How do you balance the use of social media and traditional PR in your campaigns?
All of our campaigns are integrated, so traditional PR and social media are both fundamental elements.
What has been your most memorable campaign?
A few years ago, I conducted an employer recruitment campaign for Shell. The objective of this campaign was to help Shell recruit approx 6000 engineers in just six months. We put together an integrated campaign, including advertising, social media and traditional PR as well as hospitality and sponsorship. The results were outstanding as we beat our target and helped Shell recruit nearly 7,000 engineers.
Which areas of the press do you communicate with the most and which media outlets or journalists do you find you work with the most often?
Our team has strong relationships with media across the board. We liaise regularly with the national and pan EMEA media, as well as technology and vertical trade media.
What can you offer to journalists seeking a story on one of your clients?
We can offer access to executives who can articulate a story with relevant proof points and case studies. Also access to products and invites to events where relevant.
How do you build and maintain strong relationships with journalists?
It’s all about being relevant – and understanding what media and influencers want from you. Taking the time to get know them and who they are as people is important too. Our teams are encouraged to build relationships with journalists and organise regular opportunities to meet, whether it’s local drinking or gourmet dining.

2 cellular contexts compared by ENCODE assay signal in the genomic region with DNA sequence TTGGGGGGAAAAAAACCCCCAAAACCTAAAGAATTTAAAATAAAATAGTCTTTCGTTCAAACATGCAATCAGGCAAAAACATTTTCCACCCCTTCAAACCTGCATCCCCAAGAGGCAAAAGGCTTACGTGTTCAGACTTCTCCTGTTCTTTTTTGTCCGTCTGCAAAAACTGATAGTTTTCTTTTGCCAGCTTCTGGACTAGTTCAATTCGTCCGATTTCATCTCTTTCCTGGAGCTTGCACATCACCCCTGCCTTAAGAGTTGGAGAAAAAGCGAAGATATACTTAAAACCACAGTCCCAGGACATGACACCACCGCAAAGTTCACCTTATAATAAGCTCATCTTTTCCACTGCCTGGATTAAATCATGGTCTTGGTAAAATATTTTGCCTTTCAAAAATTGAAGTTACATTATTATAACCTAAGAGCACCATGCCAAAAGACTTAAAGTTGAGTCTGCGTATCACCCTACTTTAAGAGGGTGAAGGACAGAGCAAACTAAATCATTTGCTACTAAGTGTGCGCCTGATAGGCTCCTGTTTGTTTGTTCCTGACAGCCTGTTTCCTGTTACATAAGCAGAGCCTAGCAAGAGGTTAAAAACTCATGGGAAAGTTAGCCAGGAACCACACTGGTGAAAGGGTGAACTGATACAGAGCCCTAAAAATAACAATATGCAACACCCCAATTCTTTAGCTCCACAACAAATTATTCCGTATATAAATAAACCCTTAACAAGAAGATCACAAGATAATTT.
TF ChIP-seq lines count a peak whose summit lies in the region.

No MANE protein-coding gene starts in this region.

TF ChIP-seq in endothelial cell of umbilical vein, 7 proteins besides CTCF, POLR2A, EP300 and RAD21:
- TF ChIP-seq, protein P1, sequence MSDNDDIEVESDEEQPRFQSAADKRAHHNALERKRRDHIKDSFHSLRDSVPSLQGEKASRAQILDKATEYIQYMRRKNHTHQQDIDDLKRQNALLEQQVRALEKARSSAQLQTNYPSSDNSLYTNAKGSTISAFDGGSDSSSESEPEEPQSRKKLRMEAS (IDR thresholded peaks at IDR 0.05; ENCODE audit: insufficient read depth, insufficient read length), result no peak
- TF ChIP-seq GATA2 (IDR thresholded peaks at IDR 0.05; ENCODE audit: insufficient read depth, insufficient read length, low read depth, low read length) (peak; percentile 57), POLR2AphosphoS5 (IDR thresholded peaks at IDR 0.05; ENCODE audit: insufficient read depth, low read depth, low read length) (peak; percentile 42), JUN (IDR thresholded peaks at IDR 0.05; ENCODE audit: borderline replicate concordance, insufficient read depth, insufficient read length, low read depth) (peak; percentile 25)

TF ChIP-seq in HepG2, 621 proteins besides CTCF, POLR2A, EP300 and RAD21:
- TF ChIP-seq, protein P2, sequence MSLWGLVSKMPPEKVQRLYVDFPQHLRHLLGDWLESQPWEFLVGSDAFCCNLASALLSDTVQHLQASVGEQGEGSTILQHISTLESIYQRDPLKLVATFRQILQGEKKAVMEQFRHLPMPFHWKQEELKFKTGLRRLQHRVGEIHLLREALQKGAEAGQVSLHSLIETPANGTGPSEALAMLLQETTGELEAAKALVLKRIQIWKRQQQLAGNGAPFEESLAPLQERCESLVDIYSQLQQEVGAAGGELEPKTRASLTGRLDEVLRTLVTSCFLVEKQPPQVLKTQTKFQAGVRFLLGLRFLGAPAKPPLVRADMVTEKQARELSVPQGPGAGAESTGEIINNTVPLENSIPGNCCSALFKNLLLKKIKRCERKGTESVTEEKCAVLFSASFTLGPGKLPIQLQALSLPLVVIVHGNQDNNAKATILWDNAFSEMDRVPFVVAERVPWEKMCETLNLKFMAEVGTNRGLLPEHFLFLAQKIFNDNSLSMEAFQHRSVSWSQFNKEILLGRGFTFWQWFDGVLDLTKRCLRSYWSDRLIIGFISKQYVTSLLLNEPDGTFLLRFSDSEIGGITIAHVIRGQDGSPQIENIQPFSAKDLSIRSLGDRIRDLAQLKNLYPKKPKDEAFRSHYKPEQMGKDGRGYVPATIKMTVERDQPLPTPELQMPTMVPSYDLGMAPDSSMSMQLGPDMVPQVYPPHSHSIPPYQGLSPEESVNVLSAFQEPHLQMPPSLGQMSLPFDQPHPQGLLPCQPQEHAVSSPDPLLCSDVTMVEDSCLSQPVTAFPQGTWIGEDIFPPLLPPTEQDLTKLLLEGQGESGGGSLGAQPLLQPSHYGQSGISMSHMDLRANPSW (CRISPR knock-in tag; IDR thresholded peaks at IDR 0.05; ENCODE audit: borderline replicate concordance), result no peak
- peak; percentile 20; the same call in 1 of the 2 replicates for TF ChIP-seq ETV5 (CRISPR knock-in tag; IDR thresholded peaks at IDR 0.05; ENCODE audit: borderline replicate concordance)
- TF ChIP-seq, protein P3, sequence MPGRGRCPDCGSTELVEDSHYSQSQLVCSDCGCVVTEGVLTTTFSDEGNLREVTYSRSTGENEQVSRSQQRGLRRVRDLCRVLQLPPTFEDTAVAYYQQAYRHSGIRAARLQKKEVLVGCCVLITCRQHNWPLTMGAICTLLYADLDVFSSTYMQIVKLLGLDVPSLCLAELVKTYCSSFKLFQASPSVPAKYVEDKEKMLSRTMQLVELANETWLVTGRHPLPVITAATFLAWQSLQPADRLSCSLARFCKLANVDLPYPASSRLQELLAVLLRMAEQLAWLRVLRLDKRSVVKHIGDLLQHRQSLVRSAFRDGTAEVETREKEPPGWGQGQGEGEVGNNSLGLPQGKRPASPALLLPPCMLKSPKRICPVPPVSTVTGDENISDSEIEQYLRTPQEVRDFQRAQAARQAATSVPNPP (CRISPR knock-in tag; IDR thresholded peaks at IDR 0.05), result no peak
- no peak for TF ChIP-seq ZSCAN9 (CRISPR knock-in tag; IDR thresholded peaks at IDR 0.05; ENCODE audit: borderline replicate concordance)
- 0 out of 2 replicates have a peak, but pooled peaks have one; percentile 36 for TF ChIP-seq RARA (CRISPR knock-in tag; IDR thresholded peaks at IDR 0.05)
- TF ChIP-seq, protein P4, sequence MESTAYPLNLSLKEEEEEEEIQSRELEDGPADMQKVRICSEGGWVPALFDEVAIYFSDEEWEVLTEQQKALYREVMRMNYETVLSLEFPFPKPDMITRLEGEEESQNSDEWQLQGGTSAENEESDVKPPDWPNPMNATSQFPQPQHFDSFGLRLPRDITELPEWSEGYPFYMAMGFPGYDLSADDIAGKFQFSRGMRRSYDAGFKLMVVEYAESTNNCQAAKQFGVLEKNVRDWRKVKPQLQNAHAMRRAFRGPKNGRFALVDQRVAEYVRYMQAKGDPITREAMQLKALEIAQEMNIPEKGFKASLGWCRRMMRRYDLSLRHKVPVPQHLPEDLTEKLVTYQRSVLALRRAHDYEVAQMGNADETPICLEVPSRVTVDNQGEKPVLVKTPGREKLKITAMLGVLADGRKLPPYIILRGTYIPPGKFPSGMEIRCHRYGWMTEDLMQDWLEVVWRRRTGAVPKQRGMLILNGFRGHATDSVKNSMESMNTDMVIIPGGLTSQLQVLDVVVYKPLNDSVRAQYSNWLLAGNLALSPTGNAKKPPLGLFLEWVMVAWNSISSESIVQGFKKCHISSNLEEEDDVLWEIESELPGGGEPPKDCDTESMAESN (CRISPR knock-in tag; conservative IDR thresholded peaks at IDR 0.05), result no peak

How did you get into PR?
I fell into PR. I worked part-time through university and law school for a company called the Richbell Group. And when I finished studying they offered me a full-time role in marketing. At about the same time our CEO hired Ernest Saunders as marketing director. Ernest, previously the chairman of Guinness, arrived into the company with legal baggage and a tarnished reputation. My boss gave me the task of improving his media profile, on the grounds that I understood the judicial system having recently qualified as a barrister. I knew nothing about PR, but I went ahead and did my research and then painstakingly followed up with every journalist who’d written about Ernest, and their editors. I pretty soon learnt how to pitch a story (and how not to, of course!). I also learnt valuable lessons about how to measure success – even though we continued to receive skeptical coverage in some of the press – we knew we’d been successful when Ernest’s appeal to the European Court of Human Rights was upheld.
What media do you seek out first thing in the morning?
I listen to Radio 4 first thing in the morning then read the Metro on the train into work.
Name three guests you’d invite to a dinner party and why…
Dawn French. She’s smart, insightful and funny.
Barack Obama. He has a charming manner as well as being intelligent and emphatic. It’s obviously an amazing achievement to be the first African American US president and I think he’s especially interesting since his family history is so recently African.
Simone de Beauvoir. She’s been an inspiration ever since I became conscious of politics and women’s issues.
What’s the first rule of good PR?
The first rule is honesty. Always tell the truth.